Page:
Environmental DNA surveillance has been called a "genetic smoke alarm."
Analysis of water samples taken from several locations on the Muskingum River in Ohio last fall have tested positive for the presence of Asian carp environmental DNA, also known as eDNA.
Out of 222 water samples collected through a collaborative effort by the Muskingum Watershed Conservancy District, The Nature Conservancy, Central Michigan University and the Ohio Department of Natural Resources Division of Wildlife, 10 samples have traces of genetic material from bighead carp.
Environmental DNA surveillance has been called a "genetic smoke alarm." As fish move through the water column, they shed cells, blood and tissue. This material is suspended in the water and can be collected as part of a surface water sample. Environmental DNA surveillance detects this material, and can alert surveyors to the potential of live fish in an area.
A positive eDNA result does not necessarily indicate the presence of a live fish and it is currently not possible to correlate a positive result with the number of fish that might be present. However, the findings provide the first evidence that bighead carp have moved as far as 80 miles upstream from the river's confluence with the Ohio River. To date, no live bighead or silver carp have been collected or observed in the Muskingum River. The results cause concern for the ecology of the Muskingum River system and concern that connections located about 100 river miles from the most upstream positive result could provide a potential pathway for the carp to enter Lake Erie.
"The data that has been collected and is being analyzed is very valuable in determining Asian carp expansion in the Muskingum River Watershed, and what, if any threat, exists for the Asian carp to make its way into the MWCD lakes," said Theodore R. Lozier, MWCD chief of conservation. "The Nature Conservancy and the ODNR Division of Wildlife have devoted a great deal of time, expertise and personnel to generate valuable information and recommendations concerning this invasive species and the protection of the watershed."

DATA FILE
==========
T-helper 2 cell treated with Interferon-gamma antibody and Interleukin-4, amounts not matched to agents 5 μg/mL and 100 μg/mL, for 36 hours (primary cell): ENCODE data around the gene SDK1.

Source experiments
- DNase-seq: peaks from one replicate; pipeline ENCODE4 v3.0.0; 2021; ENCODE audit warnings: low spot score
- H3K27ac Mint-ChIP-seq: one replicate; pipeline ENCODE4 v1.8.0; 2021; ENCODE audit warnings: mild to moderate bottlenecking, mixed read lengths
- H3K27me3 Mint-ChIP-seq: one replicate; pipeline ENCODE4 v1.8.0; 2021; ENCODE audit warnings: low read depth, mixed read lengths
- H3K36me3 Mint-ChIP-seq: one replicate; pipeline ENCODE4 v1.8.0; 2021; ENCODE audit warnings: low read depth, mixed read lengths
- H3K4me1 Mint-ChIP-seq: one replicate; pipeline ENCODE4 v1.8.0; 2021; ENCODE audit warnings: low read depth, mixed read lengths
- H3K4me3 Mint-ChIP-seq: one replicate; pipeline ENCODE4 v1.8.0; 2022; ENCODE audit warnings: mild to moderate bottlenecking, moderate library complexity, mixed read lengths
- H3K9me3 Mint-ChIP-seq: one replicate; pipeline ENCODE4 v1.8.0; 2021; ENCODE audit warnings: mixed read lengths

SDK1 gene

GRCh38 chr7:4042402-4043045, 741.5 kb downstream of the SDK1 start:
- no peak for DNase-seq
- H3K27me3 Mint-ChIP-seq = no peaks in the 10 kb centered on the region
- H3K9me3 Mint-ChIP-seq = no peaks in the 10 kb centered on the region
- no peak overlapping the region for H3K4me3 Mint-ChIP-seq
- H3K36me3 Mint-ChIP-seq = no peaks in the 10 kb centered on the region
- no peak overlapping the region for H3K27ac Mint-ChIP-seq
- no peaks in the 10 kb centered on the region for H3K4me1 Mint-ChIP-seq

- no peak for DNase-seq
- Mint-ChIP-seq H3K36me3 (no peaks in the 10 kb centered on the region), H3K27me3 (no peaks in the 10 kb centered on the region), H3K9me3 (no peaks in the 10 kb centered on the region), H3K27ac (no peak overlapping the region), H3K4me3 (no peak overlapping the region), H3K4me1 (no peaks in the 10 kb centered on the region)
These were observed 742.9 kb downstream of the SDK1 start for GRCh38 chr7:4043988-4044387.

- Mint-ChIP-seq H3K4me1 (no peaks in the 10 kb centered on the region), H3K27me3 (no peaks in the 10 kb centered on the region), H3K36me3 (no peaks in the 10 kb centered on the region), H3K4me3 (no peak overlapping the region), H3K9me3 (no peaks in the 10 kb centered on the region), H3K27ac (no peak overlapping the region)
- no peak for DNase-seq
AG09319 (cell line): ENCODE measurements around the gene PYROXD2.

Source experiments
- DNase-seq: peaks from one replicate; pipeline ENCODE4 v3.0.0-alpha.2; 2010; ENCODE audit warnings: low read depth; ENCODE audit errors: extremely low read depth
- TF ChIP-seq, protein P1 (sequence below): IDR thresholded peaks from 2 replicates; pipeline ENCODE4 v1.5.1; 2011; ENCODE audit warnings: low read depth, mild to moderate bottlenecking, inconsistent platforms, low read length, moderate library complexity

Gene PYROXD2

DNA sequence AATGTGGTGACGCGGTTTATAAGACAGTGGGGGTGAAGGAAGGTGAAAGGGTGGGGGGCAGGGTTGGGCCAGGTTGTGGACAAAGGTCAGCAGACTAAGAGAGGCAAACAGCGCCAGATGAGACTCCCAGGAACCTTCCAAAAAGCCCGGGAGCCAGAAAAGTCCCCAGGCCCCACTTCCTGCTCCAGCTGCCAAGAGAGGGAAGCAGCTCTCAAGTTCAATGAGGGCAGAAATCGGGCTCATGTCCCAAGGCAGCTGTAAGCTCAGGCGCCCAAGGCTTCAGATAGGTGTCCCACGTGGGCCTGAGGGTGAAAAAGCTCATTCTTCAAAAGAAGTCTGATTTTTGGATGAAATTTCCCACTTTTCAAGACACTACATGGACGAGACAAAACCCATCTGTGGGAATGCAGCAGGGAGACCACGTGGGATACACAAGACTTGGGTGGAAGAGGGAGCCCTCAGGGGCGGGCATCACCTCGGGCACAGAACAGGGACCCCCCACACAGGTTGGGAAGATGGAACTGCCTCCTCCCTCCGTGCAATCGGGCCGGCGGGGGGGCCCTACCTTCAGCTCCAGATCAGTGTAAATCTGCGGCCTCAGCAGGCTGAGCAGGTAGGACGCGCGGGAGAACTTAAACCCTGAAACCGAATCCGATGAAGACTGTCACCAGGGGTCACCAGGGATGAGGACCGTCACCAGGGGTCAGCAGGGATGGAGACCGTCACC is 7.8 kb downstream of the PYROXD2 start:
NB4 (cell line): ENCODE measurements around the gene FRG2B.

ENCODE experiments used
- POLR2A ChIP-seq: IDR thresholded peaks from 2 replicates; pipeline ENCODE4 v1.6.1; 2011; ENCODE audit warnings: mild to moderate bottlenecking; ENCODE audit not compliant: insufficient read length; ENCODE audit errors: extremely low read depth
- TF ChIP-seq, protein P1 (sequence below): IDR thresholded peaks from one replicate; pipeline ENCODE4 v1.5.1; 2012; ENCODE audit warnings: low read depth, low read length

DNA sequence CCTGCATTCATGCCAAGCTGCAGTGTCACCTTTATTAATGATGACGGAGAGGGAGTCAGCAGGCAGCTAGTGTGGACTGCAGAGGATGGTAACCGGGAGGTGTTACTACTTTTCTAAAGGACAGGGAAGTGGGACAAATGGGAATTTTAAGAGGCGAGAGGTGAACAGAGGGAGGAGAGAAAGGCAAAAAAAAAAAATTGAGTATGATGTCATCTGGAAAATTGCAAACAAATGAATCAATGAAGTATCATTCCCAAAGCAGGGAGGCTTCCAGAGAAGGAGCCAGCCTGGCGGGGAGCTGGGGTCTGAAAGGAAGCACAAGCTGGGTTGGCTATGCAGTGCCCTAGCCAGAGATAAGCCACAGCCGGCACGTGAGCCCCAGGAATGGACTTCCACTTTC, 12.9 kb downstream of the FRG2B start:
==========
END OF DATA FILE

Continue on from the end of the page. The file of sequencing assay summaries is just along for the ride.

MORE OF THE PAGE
MWCD contracted with The Nature Conservancy to test the river for evidence of bighead and silver carp because these non-native, invasive fish species are known to live in the Ohio River and they threaten ecological disruption by competing with native species -- including sport fish -- for food.
"Like the zebra and quagga mussels that entered the Great Lakes twenty years ago and have spread throughout Ohio, Asian carp are filter feeders that consume plant and animal plankton -- the very foundation of the food web," said John Stark, The Nature Conservancy director of freshwater conservation in Ohio.
"In response to the positive findings, the ODNR will coordinate actions to verify the positive eDNA results with the U.S. Fish & Wildlife Service, MWCD and The Nature Conservancy; including conducting additional eDNA sampling and field sampling for live fish," said Rich Carter, executive administrator with the ODNR Division of Wildlife.
Two points within the Muskingum River Watershed – a wetland area along Killbuck Creek and a connection between the Tuscarawas River and the Little Cuyahoga River at the Ohio-Erie canal -- have been identified by the U.S. Army Corps of Engineers as potential aquatic pathways between the Mississippi-Ohio River and Lake Erie-Great Lakes basins.
The uppermost eDNA detection is approximately 100 river miles from the Little Killbuck Creek connection and 120 river miles from the Ohio Erie Canal connection. During normal weather conditions, physical barriers prevent Asian carp from crossing the watershed boundary at these locations. However the watersheds have the potential to be connected during extreme flood events. ODNR has been coordinating closure studies of both of these sites.
The Nature Conservancy and members of the Mahon Laboratory in the Central Michigan University Institute for Great Lakes Research are part of a team of researchers conducting research across the Great Lakes basin to determine the presence of Asian carp in or near its waters.
The team, along with the University of Notre Dame, pioneered the use of eDNA surveillance, and have used it successfully to identify the presence of Asian carp in the Wabash River and the Chicago Area Waterway System.
Scientists and policy makers are collaborating to find ways to keep the fish from entering Lake Michigan and the Great Lakes through this portal.
For more information on Asian Carp and eDNA, please visit AsianCarp.us.